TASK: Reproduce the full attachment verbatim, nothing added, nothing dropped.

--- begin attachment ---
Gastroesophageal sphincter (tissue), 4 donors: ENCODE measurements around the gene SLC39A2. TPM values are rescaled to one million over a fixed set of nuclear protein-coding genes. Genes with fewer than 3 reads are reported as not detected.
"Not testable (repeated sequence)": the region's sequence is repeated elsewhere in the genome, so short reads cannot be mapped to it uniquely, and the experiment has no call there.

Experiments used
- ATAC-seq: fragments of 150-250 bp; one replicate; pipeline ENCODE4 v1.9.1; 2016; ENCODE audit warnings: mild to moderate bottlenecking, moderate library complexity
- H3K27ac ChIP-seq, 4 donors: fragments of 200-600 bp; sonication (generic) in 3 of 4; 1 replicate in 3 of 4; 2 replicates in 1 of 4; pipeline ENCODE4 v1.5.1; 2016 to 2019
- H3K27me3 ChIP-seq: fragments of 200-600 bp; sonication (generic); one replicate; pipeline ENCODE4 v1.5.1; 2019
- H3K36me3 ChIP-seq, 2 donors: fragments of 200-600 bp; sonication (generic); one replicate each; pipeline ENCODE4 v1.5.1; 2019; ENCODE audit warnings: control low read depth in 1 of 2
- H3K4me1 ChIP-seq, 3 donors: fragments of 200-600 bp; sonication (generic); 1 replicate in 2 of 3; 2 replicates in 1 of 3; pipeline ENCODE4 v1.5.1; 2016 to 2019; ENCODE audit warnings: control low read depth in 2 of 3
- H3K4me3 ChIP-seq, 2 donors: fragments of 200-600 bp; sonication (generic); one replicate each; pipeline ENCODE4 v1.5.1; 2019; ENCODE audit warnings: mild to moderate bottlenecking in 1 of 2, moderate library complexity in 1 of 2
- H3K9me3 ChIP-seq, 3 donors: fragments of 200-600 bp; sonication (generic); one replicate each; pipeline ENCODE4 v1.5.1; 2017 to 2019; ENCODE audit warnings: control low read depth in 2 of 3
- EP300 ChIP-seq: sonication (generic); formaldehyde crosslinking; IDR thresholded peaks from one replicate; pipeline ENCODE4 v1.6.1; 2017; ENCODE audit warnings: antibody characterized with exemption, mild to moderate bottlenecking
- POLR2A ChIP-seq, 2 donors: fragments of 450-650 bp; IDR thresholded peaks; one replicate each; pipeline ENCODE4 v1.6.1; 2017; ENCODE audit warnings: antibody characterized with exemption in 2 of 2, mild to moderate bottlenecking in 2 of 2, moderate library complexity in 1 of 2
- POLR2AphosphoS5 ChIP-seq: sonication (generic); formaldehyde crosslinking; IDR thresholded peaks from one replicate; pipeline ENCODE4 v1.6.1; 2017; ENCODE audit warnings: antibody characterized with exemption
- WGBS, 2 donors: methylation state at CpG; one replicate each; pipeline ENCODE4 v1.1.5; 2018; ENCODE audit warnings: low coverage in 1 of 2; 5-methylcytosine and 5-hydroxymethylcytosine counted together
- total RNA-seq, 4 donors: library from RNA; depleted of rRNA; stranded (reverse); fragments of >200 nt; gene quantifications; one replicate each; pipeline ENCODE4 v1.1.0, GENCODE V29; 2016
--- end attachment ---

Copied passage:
Gastroesophageal sphincter (tissue), 4 donors: ENCODE measurements around the gene SLC39A2. TPM values are rescaled to one million over a fixed set of nuclear protein-coding genes. Genes with fewer than 3 reads are reported as not detected.
"Not testable (repeated sequence)": the region's sequence is repeated elsewhere in the genome, so short reads cannot be mapped to it uniquely, and the experiment has no call there.

Experiments used
- ATAC-seq: fragments of 150-250 bp; one replicate; pipeline ENCODE4 v1.9.1; 2016; ENCODE audit warnings: mild to moderate bottlenecking, moderate library complexity
- H3K27ac ChIP-seq, 4 donors: fragments of 200-600 bp; sonication (generic) in 3 of 4; 1 replicate in 3 of 4; 2 replicates in 1 of 4; pipeline ENCODE4 v1.5.1; 2016 to 2019
- H3K27me3 ChIP-seq: fragments of 200-600 bp; sonication (generic); one replicate; pipeline ENCODE4 v1.5.1; 2019
- H3K36me3 ChIP-seq, 2 donors: fragments of 200-600 bp; sonication (generic); one replicate each; pipeline ENCODE4 v1.5.1; 2019; ENCODE audit warnings: control low read depth in 1 of 2
- H3K4me1 ChIP-seq, 3 donors: fragments of 200-600 bp; sonication (generic); 1 replicate in 2 of 3; 2 replicates in 1 of 3; pipeline ENCODE4 v1.5.1; 2016 to 2019; ENCODE audit warnings: control low read depth in 2 of 3
- H3K4me3 ChIP-seq, 2 donors: fragments of 200-600 bp; sonication (generic); one replicate each; pipeline ENCODE4 v1.5.1; 2019; ENCODE audit warnings: mild to moderate bottlenecking in 1 of 2, moderate library complexity in 1 of 2
- H3K9me3 ChIP-seq, 3 donors: fragments of 200-600 bp; sonication (generic); one replicate each; pipeline ENCODE4 v1.5.1; 2017 to 2019; ENCODE audit warnings: control low read depth in 2 of 3
- EP300 ChIP-seq: sonication (generic); formaldehyde crosslinking; IDR thresholded peaks from one replicate; pipeline ENCODE4 v1.6.1; 2017; ENCODE audit warnings: antibody characterized with exemption, mild to moderate bottlenecking
- POLR2A ChIP-seq, 2 donors: fragments of 450-650 bp; IDR thresholded peaks; one replicate each; pipeline ENCODE4 v1.6.1; 2017; ENCODE audit warnings: antibody characterized with exemption in 2 of 2, mild to moderate bottlenecking in 2 of 2, moderate library complexity in 1 of 2
- POLR2AphosphoS5 ChIP-seq: sonication (generic); formaldehyde crosslinking; IDR thresholded peaks from one replicate; pipeline ENCODE4 v1.6.1; 2017; ENCODE audit warnings: antibody characterized with exemption
- WGBS, 2 donors: methylation state at CpG; one replicate each; pipeline ENCODE4 v1.1.5; 2018; ENCODE audit warnings: low coverage in 1 of 2; 5-methylcytosine and 5-hydroxymethylcytosine counted together
- total RNA-seq, 4 donors: library from RNA; depleted of rRNA; stranded (reverse); fragments of >200 nt; gene quantifications; one replicate each; pipeline ENCODE4 v1.1.0, GENCODE V29; 2016